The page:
Now in their seventies, Remo and Irmina Kleiner look like an unlikely pair of revolutionaries, but these now doting grandparents spent over ten years on the run and were forced to give birth to two of their four children in the jungle, after speaking out about the rights of peasants in a dictator-led Argentina. Today, surrounded by their extended family and a community of fifteen other families, they run a mixed agroecological, biodynamic farm in Argentina’s North Eastern province – an area more commonly known for hectares of genetically modified Soybeans.
Remo knows the value of diversity in creating stable food systems. His farm produces a wide range of dairy and other processed products, grows several grains, fruit, pasture and raises beef cattle and other animals. As a testimony to its success in troubled times, the farm has recently won awards for its ability to withstand hurricanes, drought and months of heavy rainfall. However, Remi believes true resilience comes from social cohesion and collective action as well. Communities must work together if they want to survive the dramatic changes our planet now faces.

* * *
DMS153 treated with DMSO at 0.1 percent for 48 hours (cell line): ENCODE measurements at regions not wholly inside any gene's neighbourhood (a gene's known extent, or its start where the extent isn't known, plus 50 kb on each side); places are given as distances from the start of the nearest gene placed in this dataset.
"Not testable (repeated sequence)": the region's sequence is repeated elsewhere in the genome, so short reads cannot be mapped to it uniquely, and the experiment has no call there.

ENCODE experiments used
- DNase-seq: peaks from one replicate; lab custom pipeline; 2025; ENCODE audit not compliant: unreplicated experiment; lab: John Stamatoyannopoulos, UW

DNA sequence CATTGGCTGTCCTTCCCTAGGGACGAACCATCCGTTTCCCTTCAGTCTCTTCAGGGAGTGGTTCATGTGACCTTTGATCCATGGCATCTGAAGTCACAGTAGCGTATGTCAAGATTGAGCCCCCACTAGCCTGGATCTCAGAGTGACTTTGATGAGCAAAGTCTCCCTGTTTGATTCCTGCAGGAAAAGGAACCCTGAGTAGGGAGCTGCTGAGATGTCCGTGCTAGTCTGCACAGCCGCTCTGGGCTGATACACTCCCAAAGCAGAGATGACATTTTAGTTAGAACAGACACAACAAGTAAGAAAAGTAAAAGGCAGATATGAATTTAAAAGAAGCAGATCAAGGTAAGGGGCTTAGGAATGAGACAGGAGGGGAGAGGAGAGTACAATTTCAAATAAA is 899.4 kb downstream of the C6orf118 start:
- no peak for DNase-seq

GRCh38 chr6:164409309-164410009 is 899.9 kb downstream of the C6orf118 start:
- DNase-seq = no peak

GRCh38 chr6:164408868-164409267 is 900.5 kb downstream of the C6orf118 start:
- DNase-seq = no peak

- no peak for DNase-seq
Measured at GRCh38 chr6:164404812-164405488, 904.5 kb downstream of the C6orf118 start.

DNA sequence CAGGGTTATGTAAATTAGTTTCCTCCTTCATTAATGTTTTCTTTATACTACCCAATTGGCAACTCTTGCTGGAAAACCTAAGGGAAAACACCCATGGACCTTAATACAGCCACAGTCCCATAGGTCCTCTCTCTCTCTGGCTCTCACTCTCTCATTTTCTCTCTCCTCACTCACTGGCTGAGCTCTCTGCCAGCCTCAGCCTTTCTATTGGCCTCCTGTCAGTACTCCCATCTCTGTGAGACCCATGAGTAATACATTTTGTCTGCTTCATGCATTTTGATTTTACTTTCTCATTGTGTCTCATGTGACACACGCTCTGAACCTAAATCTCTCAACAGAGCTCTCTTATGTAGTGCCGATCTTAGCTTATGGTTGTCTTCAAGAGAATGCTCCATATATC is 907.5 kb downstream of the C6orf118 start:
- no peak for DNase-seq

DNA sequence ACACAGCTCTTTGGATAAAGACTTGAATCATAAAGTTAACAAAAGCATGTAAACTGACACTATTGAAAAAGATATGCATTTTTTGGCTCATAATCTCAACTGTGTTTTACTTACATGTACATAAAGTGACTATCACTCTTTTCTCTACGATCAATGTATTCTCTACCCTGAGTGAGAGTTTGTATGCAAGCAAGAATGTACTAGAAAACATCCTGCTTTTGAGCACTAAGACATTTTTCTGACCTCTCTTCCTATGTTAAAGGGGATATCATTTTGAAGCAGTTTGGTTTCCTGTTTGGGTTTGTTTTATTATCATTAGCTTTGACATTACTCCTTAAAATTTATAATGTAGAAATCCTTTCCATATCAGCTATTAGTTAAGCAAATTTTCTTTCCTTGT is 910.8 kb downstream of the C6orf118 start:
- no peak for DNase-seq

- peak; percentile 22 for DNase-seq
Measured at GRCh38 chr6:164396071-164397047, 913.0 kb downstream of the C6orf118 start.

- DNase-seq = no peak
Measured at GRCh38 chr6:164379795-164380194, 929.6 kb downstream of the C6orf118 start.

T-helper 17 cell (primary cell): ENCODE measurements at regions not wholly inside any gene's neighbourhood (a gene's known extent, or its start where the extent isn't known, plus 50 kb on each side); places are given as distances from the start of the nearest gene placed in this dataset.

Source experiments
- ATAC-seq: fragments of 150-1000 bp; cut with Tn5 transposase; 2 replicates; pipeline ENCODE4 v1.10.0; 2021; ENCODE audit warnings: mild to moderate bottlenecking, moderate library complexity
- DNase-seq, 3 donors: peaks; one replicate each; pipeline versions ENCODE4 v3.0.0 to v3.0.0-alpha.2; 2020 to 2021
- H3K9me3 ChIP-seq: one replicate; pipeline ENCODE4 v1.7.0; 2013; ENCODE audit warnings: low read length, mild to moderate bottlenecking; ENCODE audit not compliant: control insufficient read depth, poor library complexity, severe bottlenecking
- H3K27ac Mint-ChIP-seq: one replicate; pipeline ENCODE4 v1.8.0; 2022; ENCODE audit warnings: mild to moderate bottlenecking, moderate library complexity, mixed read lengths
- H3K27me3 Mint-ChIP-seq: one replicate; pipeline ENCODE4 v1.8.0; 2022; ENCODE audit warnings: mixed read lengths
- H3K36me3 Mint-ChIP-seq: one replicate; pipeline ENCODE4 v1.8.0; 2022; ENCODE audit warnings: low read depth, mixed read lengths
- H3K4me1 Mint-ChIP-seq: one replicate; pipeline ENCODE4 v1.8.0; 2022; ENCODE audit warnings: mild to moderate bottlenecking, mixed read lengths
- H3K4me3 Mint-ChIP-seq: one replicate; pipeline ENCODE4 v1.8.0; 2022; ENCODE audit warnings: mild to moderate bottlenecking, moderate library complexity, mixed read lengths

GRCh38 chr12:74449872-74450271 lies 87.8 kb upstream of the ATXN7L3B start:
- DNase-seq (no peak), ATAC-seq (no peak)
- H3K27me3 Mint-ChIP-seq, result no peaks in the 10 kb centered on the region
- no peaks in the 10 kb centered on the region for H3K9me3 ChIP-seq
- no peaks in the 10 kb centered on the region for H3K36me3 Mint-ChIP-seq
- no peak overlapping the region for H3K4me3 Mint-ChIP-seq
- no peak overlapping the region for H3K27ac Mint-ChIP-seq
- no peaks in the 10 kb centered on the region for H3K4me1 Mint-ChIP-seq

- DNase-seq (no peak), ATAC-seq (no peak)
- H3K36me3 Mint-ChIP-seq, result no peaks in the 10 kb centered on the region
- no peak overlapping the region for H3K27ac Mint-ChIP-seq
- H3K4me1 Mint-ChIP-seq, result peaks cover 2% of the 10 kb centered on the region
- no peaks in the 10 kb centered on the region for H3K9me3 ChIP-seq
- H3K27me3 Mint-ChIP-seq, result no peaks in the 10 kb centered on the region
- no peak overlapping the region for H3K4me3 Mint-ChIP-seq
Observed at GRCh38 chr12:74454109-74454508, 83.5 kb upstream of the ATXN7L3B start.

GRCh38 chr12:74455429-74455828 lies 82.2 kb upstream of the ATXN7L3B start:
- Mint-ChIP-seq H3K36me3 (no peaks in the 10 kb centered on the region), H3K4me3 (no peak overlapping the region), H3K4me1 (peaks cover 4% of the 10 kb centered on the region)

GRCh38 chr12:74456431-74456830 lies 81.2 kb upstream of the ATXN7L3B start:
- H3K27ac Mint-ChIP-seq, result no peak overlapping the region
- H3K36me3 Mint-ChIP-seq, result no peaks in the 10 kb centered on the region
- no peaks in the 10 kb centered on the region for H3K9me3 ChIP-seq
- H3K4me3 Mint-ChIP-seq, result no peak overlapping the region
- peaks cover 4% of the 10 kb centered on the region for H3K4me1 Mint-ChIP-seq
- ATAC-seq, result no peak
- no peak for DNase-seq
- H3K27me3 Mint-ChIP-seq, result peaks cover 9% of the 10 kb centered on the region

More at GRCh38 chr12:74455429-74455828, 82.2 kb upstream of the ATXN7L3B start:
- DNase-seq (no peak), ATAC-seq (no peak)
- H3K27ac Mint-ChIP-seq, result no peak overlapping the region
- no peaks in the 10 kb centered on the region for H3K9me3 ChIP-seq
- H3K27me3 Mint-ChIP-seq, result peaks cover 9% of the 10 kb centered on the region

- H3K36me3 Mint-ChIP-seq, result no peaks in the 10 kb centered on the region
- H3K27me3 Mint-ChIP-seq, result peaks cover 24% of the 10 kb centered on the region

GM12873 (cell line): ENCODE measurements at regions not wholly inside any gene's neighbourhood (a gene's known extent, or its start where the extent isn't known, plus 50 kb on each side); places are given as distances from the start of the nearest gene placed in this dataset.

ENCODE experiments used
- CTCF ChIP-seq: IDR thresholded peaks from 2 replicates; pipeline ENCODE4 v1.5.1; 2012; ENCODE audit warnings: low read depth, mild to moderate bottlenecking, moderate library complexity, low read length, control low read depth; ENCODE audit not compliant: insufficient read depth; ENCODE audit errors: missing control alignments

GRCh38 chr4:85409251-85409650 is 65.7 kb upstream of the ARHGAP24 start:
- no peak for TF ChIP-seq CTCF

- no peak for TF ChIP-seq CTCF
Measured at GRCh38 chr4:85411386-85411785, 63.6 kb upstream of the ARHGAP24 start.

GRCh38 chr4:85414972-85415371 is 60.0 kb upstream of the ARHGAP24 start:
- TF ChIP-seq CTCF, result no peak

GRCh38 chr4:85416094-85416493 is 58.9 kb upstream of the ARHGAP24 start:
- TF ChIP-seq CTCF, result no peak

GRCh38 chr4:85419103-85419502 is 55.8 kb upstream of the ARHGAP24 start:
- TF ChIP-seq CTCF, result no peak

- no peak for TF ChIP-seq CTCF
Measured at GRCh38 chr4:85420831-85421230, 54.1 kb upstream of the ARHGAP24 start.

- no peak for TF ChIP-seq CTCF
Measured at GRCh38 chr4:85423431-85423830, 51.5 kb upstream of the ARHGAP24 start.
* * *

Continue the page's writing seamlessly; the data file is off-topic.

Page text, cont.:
Photos: Jordi Ruiz Cirera